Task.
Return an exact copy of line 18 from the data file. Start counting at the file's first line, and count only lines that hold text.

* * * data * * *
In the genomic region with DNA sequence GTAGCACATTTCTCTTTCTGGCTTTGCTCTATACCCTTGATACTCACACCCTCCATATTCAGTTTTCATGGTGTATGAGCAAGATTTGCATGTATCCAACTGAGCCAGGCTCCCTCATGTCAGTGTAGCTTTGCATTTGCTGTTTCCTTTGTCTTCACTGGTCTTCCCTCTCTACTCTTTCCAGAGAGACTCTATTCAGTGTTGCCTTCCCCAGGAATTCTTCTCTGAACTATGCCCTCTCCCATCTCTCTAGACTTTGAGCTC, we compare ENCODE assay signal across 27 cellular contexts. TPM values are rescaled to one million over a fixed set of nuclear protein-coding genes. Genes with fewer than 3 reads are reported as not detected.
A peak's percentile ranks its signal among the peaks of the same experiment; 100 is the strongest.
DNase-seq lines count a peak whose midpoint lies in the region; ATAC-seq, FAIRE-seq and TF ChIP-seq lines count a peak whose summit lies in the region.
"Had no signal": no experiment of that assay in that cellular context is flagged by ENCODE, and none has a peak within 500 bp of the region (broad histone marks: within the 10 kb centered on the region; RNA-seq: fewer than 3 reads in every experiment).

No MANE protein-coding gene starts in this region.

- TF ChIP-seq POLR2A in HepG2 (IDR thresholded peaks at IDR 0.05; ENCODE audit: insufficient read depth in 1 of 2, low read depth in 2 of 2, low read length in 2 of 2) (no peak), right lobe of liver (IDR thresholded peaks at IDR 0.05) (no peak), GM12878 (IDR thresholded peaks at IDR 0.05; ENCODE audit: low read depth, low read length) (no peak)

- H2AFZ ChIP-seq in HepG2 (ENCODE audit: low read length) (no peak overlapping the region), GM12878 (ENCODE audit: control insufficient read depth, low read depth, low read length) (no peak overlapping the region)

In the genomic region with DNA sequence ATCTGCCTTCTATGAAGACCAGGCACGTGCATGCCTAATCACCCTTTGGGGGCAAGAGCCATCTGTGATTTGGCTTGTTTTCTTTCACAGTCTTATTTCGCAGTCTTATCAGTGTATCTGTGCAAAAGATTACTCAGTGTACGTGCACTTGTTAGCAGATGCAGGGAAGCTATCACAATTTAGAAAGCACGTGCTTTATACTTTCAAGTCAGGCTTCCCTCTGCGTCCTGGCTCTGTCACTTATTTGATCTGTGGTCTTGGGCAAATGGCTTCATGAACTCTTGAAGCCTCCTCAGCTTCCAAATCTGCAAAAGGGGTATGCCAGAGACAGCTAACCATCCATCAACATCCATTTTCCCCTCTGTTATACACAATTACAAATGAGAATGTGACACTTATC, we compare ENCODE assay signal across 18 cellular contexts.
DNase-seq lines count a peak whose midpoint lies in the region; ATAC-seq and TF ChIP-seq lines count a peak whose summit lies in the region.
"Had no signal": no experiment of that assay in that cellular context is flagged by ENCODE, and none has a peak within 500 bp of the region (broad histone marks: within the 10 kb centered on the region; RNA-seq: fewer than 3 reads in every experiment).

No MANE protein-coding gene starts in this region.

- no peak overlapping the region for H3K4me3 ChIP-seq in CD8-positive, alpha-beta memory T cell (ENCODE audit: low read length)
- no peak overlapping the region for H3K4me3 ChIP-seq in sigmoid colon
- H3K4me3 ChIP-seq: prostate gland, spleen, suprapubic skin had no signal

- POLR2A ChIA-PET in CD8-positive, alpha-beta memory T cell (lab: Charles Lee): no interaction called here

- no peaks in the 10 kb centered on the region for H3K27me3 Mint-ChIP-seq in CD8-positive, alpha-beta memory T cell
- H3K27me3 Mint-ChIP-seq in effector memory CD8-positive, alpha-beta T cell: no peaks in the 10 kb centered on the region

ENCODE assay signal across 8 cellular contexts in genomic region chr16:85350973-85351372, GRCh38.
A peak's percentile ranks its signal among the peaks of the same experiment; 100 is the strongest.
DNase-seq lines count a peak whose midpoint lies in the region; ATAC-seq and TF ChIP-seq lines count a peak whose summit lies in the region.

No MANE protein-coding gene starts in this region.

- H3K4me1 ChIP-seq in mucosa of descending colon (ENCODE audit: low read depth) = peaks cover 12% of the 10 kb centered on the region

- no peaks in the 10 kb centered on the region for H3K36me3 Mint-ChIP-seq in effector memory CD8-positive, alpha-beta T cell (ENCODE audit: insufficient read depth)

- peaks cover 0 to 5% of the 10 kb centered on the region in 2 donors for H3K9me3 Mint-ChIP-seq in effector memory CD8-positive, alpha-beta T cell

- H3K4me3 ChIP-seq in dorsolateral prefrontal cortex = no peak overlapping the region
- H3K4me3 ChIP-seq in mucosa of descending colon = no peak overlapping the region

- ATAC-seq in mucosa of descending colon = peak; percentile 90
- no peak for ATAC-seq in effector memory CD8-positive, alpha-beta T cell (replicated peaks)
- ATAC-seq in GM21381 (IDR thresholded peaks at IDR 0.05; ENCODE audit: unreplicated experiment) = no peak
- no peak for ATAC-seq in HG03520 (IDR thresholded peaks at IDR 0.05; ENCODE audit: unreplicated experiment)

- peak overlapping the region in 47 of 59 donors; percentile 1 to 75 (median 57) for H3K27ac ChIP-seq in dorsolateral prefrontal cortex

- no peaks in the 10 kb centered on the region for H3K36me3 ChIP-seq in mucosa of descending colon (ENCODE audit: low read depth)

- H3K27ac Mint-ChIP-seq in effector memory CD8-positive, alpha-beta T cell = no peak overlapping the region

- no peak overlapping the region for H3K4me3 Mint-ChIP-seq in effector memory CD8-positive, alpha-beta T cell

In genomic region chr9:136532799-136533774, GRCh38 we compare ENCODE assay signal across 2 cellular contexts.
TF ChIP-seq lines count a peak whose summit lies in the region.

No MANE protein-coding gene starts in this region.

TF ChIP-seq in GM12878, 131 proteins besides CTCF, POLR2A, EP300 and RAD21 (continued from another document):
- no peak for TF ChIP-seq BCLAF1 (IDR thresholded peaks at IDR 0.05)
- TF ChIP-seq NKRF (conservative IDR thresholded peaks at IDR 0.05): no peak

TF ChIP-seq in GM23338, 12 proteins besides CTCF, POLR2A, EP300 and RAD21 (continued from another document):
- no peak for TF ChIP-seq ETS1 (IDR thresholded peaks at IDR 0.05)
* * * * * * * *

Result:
ENCODE assay signal across 8 cellular contexts in genomic region chr16:85350973-85351372, GRCh38.